Do Mormons Worship the God of the Bible? Part 6

Post Author: Darrell

The formal name of the Mormon Church is The Church of Jesus Christ of Latter-Day Saints. Many people believe that because the name of the church includes the words Jesus Christ, Mormons worship the Christ of the Bible. However, a closer analysis reveals several startling differences between the Jesus of Mormonism and the Jesus of the Bible. While many claim that these differences are simply peripheral in nature, in reality, they are central aspects in defining the nature of the being that is worshiped. As a consequence, when the Jesus Christ of Mormonism is compared to the Christ of the Bible, it becomes obvious that they are most certainly not the same being.

The Mormon Church teaches that all mankind existed as spirit sons and daughters of God in a pre-mortal world. Humans were spirit born into this world of God the Father and a Heavenly Mother. While there are varying opinions among LDS theologians as to exactly how this spirit birth took place, Mormons are united in the belief that all humans lived there as spirit brothers and sisters and that the firstborn among them was Jesus Christ. Former Mormon leader LeGrand Richards says, “Christ was not only the Only Begotten Son of God in the flesh, but . . . he was the Firstborn in the spirit.” In 1916, the LDS First Presidency and Council of the Twelve Apostles said, “Among the spirit children of Elohim the firstborn was and is . . . Jesus Christ to whom all others are juniors.” Former Mormon Apostle Bruce McConkie says Christ “is the Firstborn of the Father.”

As a result of this common spirit birth, in Mormonism, Jesus Christ is viewed as literally being the elder spirit brother of all mankind. However, His station as firstborn carries some significance. In The Life and Teachings of Jesus and His Apostles, the LDS Church teaches that Jesus “was the birthright son, and he retained that birthright by strict obedience. Through the aeons and ages of premortality, he advanced and progressed until, as Abraham described [in the Mormon Scripture The Pearl of Great Price], he stood as one ‘like unto God’.”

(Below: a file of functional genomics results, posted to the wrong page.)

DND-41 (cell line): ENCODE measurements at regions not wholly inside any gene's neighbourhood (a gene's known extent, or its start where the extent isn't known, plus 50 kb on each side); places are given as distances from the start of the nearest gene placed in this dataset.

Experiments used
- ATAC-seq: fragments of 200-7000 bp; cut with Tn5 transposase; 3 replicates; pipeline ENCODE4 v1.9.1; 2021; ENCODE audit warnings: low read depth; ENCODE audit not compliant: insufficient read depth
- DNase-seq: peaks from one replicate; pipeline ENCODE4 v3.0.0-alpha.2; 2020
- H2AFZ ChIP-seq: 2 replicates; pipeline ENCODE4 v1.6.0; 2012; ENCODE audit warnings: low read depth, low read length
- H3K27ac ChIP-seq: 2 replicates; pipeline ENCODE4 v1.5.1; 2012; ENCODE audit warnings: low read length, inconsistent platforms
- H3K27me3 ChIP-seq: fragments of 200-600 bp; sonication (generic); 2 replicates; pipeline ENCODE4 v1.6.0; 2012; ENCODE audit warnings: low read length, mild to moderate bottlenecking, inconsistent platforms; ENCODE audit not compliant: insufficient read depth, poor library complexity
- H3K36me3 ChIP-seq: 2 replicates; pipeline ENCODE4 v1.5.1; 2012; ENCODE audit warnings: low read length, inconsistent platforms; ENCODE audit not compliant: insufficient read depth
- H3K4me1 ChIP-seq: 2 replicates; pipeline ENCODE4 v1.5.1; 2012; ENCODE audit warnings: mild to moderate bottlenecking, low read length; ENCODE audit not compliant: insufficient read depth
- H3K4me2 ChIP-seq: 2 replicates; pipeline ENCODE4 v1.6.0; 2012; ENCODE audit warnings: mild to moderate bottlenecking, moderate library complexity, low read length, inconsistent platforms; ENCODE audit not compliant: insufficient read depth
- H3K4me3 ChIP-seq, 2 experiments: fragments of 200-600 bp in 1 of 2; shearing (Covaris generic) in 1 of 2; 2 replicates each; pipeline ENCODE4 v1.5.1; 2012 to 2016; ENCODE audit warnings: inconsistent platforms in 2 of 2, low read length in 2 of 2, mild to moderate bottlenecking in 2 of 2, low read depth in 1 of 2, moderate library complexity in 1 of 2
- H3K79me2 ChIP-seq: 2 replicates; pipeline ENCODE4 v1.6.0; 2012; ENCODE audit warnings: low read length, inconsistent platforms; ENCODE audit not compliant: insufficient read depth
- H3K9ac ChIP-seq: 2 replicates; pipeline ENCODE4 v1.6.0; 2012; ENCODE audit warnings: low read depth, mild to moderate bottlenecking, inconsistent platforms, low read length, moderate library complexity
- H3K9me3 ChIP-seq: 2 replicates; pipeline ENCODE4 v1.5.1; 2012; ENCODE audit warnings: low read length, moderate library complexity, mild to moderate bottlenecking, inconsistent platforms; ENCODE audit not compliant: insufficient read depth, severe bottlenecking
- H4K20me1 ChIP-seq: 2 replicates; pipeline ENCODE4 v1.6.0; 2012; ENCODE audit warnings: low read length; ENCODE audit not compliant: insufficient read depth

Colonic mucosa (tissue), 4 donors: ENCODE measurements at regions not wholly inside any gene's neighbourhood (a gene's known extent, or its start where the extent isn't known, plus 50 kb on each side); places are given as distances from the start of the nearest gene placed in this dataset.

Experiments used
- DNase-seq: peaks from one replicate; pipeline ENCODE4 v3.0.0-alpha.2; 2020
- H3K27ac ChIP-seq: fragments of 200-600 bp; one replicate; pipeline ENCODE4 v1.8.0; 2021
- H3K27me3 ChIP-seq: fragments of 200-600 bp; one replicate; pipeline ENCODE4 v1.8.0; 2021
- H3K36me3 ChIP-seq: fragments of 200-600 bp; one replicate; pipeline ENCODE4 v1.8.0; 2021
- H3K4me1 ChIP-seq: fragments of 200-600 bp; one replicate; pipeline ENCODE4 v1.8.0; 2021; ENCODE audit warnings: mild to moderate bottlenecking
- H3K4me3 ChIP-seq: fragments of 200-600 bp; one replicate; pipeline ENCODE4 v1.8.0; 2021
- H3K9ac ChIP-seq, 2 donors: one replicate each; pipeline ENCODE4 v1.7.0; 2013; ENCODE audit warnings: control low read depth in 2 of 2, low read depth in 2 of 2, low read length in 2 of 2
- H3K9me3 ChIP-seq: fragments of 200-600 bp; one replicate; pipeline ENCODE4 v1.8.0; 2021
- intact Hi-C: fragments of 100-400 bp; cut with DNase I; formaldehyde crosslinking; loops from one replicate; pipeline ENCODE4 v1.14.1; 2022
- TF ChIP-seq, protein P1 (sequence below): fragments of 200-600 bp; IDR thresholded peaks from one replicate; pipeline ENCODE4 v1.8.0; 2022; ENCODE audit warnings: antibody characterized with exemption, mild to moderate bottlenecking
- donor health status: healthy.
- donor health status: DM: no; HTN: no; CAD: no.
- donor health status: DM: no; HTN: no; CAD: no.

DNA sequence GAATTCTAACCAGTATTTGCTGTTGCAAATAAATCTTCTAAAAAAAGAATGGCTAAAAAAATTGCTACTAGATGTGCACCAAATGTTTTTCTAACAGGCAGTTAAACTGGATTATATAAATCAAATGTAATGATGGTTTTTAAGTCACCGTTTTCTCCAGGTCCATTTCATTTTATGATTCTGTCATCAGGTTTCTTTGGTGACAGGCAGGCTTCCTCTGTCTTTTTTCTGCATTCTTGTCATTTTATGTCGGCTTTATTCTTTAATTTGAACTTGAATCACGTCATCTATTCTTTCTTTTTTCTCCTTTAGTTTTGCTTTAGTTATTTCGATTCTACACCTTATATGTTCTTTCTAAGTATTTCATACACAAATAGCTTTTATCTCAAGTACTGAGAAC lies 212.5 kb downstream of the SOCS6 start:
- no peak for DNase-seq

Being spirit born of heavenly parents and our elder spirit brother, the Mormon Jesus is as ontologically separate from God the Father as all other humans. Mormons believe Him to be united with the Father in purpose; nevertheless, they do not believe that the Father and the Son are one being. In addition, given the fact that Jesus is portrayed as having advanced to become like unto God, He has not always existed as God. Instead, He is a separate being who earned the right to be considered a God through obedience.

In the next post, we will look at the biblical problems presented by the Jesus of Mormonism and wrap up this series of posts.  Stick around… only one more to go.

Do Mormons Worship the God of the Bible? Part 5

Post Author:  Darrell